GTD, software and 43 Folders

GTD, software and 43 Folders

I have complained a couple of times that there was no decent GTD software available for Windows... to the point I'm actually considering switching to the Mac just for that!

People keep advising me to just fall back to the real life method of using 43 folders. For the record, that is: 12 folders for all the months in the year + 31 folders for all the days in a month. You then rotate the folders in a way that will make them pop up whatever you need on a specific day.

I so disagree with 43 folders being a replacement for GTD!

While the 43 folders are part of David Allen's GTD method, they do not replace software. GTD software presents you with a list of next actions you can do in a specific context and you can choose from them what you want to do without forgetting anything important. It has nothing to do with dates and deadlines.

The use of 43 folders on the contrary lets you easily pop up whatever needs to be acted upon on a specific date.

Granted some GTD software also copes with dates and deadlines but that is not the gist of GTD.

Now... I bet the confusion has a lot to do with Merlin Mann's site, named 43 Folders (which is a cool name indeed) and talking a lot about... GTD! :p

Flat rate is about to unleash the mobile web

Remember when DSL internet access started to come with unlimited data transfer plans? This is when everyone started using for the web for all kinds of things: this is when people actually started surfing the web!

The reason behind that is that flat rate removed the dis-incentive to surfing we had when every page we loaded added up on our bill!

The exact thing is now happening with the mobile web. Mosts carriers are now offering unlimited data plans... well at least in the US. Combine that with browsers that are actually usable like the one on the iPhone and we've got everything we need for the mobile web to thrive.

I for one, have been using the internet on the iPhone like crazy since I got it. Everytime I stand in line somewhere, I get a little netfix ;) Don't you?

Interestingly enough though, I use connected iPhone apps just as much as the actual web browser. It doesn't change the cause though: without flat rate pricing I wouldn't use any of this.

Now the interesting thing with the apps compared to standard web pages is this: it's a new business model for the mobile web! Even if it's poised to become a nightmare when trying to support more platforms than just the iphone... (

Btw, the iPhone is the most used mobile web browser, but do you know who's #2? No it's not the BlackBerry! It's the Motorola RAZR...

Testing web hosts...

Lately I have been re-testing most of b2evolution's hosting partners... As the number of hosting test sites grows though, it takes days just to update the testing software on all of them. I guess I'll have the automate that ;)

But that's nothing compared to writing and updating the webhost reviews: I can hardly handle more than one a week and still do it seriously. And that I don't think i'll ever be able to automate :(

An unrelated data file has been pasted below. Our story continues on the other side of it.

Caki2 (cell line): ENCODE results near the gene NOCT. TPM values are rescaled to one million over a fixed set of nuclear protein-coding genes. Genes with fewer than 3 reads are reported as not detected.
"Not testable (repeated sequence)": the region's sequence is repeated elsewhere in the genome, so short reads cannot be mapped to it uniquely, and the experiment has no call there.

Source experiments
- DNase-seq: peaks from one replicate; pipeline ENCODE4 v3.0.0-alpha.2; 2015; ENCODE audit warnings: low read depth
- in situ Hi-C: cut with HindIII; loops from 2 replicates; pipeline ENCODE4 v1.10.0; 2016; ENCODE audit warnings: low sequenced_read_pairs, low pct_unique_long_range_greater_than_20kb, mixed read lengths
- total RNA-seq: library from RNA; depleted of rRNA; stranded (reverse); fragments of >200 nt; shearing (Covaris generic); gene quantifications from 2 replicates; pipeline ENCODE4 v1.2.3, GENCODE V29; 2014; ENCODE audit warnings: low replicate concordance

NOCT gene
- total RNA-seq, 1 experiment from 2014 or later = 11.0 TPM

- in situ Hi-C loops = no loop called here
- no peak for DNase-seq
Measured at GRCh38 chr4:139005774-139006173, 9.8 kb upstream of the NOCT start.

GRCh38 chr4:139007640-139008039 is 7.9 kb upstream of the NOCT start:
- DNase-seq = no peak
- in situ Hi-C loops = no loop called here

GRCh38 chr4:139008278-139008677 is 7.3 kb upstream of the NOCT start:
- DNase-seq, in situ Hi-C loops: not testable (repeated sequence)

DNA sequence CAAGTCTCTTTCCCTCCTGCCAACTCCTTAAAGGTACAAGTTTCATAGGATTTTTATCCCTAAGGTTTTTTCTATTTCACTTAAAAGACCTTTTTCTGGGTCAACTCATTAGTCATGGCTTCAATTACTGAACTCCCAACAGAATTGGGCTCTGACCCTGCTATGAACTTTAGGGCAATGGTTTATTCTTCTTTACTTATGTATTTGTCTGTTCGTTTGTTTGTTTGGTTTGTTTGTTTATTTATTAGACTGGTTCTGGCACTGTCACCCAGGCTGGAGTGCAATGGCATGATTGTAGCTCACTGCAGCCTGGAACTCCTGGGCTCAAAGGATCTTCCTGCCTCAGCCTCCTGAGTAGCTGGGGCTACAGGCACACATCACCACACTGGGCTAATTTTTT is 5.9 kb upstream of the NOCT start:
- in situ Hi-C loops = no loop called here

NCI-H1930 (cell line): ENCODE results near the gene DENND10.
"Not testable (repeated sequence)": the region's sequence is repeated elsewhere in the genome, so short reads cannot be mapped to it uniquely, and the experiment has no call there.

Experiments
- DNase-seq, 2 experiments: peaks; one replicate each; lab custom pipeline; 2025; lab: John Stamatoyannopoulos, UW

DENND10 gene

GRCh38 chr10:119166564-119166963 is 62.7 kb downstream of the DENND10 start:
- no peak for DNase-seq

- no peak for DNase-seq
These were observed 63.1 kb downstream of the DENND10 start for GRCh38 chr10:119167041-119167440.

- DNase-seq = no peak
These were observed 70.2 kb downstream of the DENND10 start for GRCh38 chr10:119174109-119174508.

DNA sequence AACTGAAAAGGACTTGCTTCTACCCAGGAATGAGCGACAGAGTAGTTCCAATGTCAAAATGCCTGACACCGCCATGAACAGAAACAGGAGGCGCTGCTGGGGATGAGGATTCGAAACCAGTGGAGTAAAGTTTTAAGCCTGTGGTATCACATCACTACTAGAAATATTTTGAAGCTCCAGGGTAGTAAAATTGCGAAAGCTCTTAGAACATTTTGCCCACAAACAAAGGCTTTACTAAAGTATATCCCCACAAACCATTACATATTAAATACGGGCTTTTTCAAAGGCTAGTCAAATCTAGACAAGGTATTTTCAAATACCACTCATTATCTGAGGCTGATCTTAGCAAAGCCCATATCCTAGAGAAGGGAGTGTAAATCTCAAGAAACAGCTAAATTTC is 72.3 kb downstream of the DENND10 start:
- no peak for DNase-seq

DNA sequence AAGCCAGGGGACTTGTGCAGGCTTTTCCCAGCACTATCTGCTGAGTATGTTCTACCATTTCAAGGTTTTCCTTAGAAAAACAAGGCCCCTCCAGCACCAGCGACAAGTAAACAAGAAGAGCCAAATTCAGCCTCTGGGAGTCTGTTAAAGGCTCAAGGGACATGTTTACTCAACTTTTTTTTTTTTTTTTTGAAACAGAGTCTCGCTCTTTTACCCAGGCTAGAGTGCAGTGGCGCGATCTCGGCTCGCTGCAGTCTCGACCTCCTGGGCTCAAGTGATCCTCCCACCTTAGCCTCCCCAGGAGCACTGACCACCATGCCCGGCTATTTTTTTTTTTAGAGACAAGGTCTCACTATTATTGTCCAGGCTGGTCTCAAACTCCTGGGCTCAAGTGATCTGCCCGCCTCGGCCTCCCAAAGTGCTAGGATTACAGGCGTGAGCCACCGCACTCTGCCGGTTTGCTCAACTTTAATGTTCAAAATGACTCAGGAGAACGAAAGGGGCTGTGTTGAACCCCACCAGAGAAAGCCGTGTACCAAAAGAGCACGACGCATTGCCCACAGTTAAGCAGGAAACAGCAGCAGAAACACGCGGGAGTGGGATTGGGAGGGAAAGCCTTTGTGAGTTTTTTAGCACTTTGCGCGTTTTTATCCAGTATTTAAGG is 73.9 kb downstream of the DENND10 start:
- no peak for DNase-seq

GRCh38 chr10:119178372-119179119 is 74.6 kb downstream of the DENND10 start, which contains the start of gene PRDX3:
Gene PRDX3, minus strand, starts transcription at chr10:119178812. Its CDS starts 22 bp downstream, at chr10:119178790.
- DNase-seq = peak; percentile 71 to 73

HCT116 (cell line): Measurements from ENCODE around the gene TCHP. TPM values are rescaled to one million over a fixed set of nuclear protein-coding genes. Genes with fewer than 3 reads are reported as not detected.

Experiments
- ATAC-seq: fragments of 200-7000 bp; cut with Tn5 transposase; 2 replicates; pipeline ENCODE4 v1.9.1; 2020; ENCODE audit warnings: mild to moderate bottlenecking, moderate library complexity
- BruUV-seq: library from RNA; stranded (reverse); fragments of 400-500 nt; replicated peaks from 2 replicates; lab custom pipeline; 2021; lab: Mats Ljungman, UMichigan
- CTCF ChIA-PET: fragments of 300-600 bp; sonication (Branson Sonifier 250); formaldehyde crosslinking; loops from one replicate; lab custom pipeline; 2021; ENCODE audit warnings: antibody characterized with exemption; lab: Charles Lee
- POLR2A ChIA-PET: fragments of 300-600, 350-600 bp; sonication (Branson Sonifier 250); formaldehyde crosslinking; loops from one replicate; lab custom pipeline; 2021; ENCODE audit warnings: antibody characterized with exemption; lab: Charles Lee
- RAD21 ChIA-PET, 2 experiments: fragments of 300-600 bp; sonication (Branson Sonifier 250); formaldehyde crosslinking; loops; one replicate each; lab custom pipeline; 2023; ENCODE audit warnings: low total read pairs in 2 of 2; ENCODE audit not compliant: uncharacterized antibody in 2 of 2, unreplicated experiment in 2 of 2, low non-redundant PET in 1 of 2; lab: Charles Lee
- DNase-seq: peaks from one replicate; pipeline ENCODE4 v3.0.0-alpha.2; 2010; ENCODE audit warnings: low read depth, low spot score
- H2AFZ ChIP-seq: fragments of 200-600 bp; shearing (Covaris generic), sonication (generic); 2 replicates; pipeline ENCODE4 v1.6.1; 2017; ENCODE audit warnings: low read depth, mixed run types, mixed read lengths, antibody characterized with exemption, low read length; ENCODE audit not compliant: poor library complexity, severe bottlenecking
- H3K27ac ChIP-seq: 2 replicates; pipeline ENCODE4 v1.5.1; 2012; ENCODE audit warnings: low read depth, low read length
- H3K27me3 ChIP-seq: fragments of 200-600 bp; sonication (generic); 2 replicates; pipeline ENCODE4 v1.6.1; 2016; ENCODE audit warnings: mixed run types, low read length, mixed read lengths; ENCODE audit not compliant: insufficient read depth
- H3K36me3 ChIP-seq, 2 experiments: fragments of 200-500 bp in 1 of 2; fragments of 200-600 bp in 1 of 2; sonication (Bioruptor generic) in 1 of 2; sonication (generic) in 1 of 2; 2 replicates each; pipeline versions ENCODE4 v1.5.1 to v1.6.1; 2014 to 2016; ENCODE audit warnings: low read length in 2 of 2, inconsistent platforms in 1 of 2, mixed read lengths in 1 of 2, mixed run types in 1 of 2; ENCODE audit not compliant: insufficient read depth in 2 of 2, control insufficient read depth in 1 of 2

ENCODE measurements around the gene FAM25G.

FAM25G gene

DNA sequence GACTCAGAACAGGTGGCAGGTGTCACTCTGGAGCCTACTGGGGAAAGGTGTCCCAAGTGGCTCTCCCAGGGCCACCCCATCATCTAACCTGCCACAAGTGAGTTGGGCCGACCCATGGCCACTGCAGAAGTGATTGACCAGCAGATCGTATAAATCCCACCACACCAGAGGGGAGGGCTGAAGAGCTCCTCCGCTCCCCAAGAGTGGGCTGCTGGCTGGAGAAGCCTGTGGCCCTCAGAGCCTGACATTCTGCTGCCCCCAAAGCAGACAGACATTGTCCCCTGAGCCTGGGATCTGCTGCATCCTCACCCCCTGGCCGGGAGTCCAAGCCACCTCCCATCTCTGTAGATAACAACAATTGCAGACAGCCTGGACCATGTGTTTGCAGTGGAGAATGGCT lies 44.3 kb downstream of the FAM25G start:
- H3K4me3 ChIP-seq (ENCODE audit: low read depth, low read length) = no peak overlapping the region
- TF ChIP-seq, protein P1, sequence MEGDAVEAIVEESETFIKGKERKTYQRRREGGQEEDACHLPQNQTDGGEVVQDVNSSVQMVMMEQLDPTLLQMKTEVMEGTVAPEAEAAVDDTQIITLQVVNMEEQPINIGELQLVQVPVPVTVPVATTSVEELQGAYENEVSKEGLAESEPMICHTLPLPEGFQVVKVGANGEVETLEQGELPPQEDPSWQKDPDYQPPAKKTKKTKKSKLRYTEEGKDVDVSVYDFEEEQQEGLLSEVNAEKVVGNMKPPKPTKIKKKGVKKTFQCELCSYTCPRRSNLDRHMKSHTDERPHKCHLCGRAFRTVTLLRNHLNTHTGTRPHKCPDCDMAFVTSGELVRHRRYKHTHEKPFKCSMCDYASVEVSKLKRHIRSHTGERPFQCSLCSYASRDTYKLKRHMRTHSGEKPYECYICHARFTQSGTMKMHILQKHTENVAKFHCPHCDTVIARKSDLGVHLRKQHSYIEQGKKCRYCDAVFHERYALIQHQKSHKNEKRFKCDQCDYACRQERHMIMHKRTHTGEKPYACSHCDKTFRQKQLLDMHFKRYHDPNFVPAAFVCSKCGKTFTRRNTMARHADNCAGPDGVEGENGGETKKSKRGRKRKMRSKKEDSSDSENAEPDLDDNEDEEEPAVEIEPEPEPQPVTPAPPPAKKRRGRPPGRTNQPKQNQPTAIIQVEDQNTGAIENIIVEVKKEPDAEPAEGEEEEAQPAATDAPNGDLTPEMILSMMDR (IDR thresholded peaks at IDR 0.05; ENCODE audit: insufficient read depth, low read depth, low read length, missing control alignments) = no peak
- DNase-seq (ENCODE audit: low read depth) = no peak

Finally it dawned on me that an increasing number of potential users don't even have a clue about web hosting, what it is or exactly why they need it. I started by writing a short intro to web hosting, but I don't think that's enough, especially for people who "just want a blog". Educating them about webhosting is a long an windy road... and I'm wondering if it wouldn't be easier to just host the blog for them... :roll:

Some Press Release Q & A

Some Press Release Q & A

Interestingly enough I just stumbled upon an old IRC conversation where I was asking some PR questions to Robin "Roblimo" Mille, editor of NewsForge. It's pretty old (the file date says April 2004), but I thought it was still interesting...

fplanque: should we position our product against the competition by mentioning competitor names and pros/cons

roblimo: fplanque, This is touchy. A company we'll called "TinyLimp" to disguise their true identity is currently giving Linux great credibility by telling people to compare it to a product we'll call "Doors."
How many people would not have considered Linux at all without reading the TinyLimp sponsored case studies that "prove" TinyLimp products are better?

Comparisons are good when you're the underdog, but are usually not smart when you dominate a market.

(If any TinyLimp people are reading this, I hope you keep your present course, though.)

Let me add to this a bit....
*Honest* comparisons work, and dishonest ones don't. Ad maven Jerry Della Femina once said nothing can sink a bad product faster than a big ad budget.

His example was a beer hardly anyone liked that his agency designed a successful campaign for.
The problem with PR and promo is that it can get people to try a product, but that's all. If the product sucks, they'll try it and kick it to the curb. Getting more people to try a bad product just makes it fail faster.

This is the underlying point, always: Stumbling, badly written PR for a great piece of software is *always* better that slick PR for crap.
PR is simply telling the world that your project exists.

fplanque: should we write different press releases for each journalist, making each one more focused on the interests and backgroung knowledge of a particular publication?

roblimo: That would be a lot of work. I'd say it's more practical to write press release for different types of publications.

Think of a guitar notation program. You'd make one press release for music pubs, another for software pubs -- and if it's FOSS, yet another one for FOSS pubs, which is where a plea for developers or testers might be best.

Quote of the day - Strategy

"Giving up the illusion that you can predict the future is a very liberating moment. All you can do is give yourself the capacity to respond... the creation of that capacity is the purpose of strategy."
- Lord John Browne
Chairman of BP